The odds that you’ll suffer a disabling injury or illness are far greater than the likelihood of you dying prematurely. A disability income (DI) insurance policy, used to supplement life insurance coverage, could help protect you from loss of income if you’re unable to work. Indeed, a DI insurance policy might provide even more benefits than you expect.
Typically, a private DI insurance policy can pick up some of the slack if you’re disabled for an extended time. Should you no longer be able to work, you will begin receiving a monthly disability benefit. Normally, the benefit is a predetermined amount, unlike employer-provided coverage, in which the benefit equals a percentage of compensation.
As with life insurance, DI terms can vary widely from policy to policy. Some key variables include the amount of the benefits you’ll receive; the length of the coverage; the requirements for receiving full benefits; the definition of “disability”; the length of the waiting period before benefits begin; any cost-of-living adjustments; availability of partial benefits; and possible non-cancellation features. Naturally, the cost of the premiums also will vary, depending mainly on those variables.
But don’t assume that you must be bedridden to collect any benefits. Frequently, a DI insurance policy will provide “residual benefits” in the event you can work some of the time or if you’re slowly getting back on your feet. Some policies even offer benefits after you’ve returned to work if you are earning less than you did before your disability.
The residual benefits generally kick in when the loss of income is greater than 20% of previous earnings and the decline is due to the medical condition underlying the disability. This feature could be especially valuable to small business owners, including self-employed entrepreneurs, and professionals in fee-based practices, such as physicians, attorneys, and accountants.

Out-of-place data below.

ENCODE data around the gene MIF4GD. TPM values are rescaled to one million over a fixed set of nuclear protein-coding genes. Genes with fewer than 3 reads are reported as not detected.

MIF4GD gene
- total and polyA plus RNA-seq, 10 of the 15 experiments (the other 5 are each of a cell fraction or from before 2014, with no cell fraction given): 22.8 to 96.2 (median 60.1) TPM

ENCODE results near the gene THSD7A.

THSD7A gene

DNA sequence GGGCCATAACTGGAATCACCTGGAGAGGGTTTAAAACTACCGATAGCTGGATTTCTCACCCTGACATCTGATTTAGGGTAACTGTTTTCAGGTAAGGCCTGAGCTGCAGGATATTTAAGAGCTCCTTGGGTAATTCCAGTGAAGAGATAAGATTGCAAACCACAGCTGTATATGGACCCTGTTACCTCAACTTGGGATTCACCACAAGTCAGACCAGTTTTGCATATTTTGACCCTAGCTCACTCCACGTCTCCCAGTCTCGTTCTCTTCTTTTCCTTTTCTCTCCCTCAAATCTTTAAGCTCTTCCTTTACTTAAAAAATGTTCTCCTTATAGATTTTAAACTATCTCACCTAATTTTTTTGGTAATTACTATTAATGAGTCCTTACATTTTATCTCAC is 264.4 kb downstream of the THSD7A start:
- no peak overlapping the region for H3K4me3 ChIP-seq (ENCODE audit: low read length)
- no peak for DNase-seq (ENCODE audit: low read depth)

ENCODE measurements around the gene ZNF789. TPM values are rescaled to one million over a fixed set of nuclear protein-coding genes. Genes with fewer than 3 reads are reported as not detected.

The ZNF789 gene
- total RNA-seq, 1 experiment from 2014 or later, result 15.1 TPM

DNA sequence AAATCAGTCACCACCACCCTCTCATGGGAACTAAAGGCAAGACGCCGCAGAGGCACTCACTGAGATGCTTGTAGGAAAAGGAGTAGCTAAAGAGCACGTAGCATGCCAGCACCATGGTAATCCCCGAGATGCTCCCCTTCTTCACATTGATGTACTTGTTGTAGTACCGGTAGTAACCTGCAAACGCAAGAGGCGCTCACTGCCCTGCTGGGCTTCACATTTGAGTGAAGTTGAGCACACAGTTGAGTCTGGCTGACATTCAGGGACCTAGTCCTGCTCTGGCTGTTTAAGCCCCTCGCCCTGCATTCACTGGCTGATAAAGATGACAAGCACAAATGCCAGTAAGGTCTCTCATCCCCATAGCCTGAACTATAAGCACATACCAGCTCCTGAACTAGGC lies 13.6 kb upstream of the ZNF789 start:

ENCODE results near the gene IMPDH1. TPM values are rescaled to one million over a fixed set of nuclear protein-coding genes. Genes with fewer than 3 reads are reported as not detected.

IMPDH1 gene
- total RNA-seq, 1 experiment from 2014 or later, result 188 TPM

For example, suppose a surgeon recovering from a severe illness returned to practice but was able to see fewer patients. If the surgeon’s income was reduced from $50,000 a month to $30,000, the residual benefit could restore income to 80% of the pre-disability level—in this case, $40,000 a month. Similarly, if the side effects of chemotherapy make it too hard for a litigator to appear in court or for a CPA to handle a company’s books, the residual benefits can soften the economic blow.
To see what your coverage may or may not include, take a close look at existing DI policies or any new policy you’re considering and have your insurance agent explain the residual benefits section. The policy might be more valuable than you imagined or the residual benefits may be too restrictive. Those provisions could be a key component of your DI insurance coverage.
This article was written by a professional financial journalist for McCarthy Asset Management, Inc and is not intended as legal or investment advice.